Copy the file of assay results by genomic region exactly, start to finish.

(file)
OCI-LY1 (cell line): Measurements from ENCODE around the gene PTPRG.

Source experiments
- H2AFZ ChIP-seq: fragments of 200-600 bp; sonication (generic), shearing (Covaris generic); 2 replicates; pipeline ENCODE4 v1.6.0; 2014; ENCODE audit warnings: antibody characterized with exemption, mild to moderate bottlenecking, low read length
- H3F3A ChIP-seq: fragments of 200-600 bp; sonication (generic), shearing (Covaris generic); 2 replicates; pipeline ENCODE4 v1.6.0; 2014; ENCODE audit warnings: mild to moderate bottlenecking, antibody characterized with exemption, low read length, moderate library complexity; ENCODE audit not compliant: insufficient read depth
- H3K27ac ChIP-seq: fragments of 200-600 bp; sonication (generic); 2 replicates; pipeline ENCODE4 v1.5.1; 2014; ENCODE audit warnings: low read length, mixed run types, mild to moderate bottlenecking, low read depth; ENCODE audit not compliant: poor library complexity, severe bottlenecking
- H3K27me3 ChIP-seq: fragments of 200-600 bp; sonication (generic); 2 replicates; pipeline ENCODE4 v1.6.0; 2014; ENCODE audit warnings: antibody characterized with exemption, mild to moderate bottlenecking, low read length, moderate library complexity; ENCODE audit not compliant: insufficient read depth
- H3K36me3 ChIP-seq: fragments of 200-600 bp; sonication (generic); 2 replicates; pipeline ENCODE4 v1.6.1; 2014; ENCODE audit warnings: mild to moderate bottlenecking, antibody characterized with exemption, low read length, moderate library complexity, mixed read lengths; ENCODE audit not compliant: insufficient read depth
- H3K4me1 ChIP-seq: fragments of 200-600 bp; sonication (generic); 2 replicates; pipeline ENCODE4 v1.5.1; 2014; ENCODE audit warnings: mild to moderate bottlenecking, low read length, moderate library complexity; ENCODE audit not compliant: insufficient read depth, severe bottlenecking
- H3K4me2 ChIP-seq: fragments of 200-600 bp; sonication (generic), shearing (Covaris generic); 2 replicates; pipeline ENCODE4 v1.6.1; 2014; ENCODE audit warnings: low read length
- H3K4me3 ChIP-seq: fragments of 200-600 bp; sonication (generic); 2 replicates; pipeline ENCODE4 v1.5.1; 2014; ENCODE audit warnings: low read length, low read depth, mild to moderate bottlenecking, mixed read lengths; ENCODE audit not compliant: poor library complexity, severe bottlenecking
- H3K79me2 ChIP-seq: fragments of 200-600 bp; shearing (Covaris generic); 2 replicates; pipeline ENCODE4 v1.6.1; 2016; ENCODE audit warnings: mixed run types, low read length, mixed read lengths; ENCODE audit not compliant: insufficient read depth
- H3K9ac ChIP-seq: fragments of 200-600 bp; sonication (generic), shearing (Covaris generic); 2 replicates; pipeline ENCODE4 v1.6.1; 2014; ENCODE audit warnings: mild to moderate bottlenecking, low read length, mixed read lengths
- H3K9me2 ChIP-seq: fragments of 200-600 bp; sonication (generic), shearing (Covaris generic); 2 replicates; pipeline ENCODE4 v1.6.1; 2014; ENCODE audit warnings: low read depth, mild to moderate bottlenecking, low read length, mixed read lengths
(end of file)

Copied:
OCI-LY1 (cell line): Measurements from ENCODE around the gene PTPRG.

Source experiments
- H2AFZ ChIP-seq: fragments of 200-600 bp; sonication (generic), shearing (Covaris generic); 2 replicates; pipeline ENCODE4 v1.6.0; 2014; ENCODE audit warnings: antibody characterized with exemption, mild to moderate bottlenecking, low read length
- H3F3A ChIP-seq: fragments of 200-600 bp; sonication (generic), shearing (Covaris generic); 2 replicates; pipeline ENCODE4 v1.6.0; 2014; ENCODE audit warnings: mild to moderate bottlenecking, antibody characterized with exemption, low read length, moderate library complexity; ENCODE audit not compliant: insufficient read depth
- H3K27ac ChIP-seq: fragments of 200-600 bp; sonication (generic); 2 replicates; pipeline ENCODE4 v1.5.1; 2014; ENCODE audit warnings: low read length, mixed run types, mild to moderate bottlenecking, low read depth; ENCODE audit not compliant: poor library complexity, severe bottlenecking
- H3K27me3 ChIP-seq: fragments of 200-600 bp; sonication (generic); 2 replicates; pipeline ENCODE4 v1.6.0; 2014; ENCODE audit warnings: antibody characterized with exemption, mild to moderate bottlenecking, low read length, moderate library complexity; ENCODE audit not compliant: insufficient read depth
- H3K36me3 ChIP-seq: fragments of 200-600 bp; sonication (generic); 2 replicates; pipeline ENCODE4 v1.6.1; 2014; ENCODE audit warnings: mild to moderate bottlenecking, antibody characterized with exemption, low read length, moderate library complexity, mixed read lengths; ENCODE audit not compliant: insufficient read depth
- H3K4me1 ChIP-seq: fragments of 200-600 bp; sonication (generic); 2 replicates; pipeline ENCODE4 v1.5.1; 2014; ENCODE audit warnings: mild to moderate bottlenecking, low read length, moderate library complexity; ENCODE audit not compliant: insufficient read depth, severe bottlenecking
- H3K4me2 ChIP-seq: fragments of 200-600 bp; sonication (generic), shearing (Covaris generic); 2 replicates; pipeline ENCODE4 v1.6.1; 2014; ENCODE audit warnings: low read length
- H3K4me3 ChIP-seq: fragments of 200-600 bp; sonication (generic); 2 replicates; pipeline ENCODE4 v1.5.1; 2014; ENCODE audit warnings: low read length, low read depth, mild to moderate bottlenecking, mixed read lengths; ENCODE audit not compliant: poor library complexity, severe bottlenecking
- H3K79me2 ChIP-seq: fragments of 200-600 bp; shearing (Covaris generic); 2 replicates; pipeline ENCODE4 v1.6.1; 2016; ENCODE audit warnings: mixed run types, low read length, mixed read lengths; ENCODE audit not compliant: insufficient read depth
- H3K9ac ChIP-seq: fragments of 200-600 bp; sonication (generic), shearing (Covaris generic); 2 replicates; pipeline ENCODE4 v1.6.1; 2014; ENCODE audit warnings: mild to moderate bottlenecking, low read length, mixed read lengths
- H3K9me2 ChIP-seq: fragments of 200-600 bp; sonication (generic), shearing (Covaris generic); 2 replicates; pipeline ENCODE4 v1.6.1; 2014; ENCODE audit warnings: low read depth, mild to moderate bottlenecking, low read length, mixed read lengths